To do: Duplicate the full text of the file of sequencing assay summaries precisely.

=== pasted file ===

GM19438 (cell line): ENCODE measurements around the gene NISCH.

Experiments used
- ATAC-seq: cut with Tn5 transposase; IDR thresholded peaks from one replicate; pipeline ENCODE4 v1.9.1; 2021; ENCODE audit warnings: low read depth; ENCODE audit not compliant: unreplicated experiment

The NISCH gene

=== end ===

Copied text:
GM19438 (cell line): ENCODE measurements around the gene NISCH.

Experiments used
- ATAC-seq: cut with Tn5 transposase; IDR thresholded peaks from one replicate; pipeline ENCODE4 v1.9.1; 2021; ENCODE audit warnings: low read depth; ENCODE audit not compliant: unreplicated experiment

The NISCH gene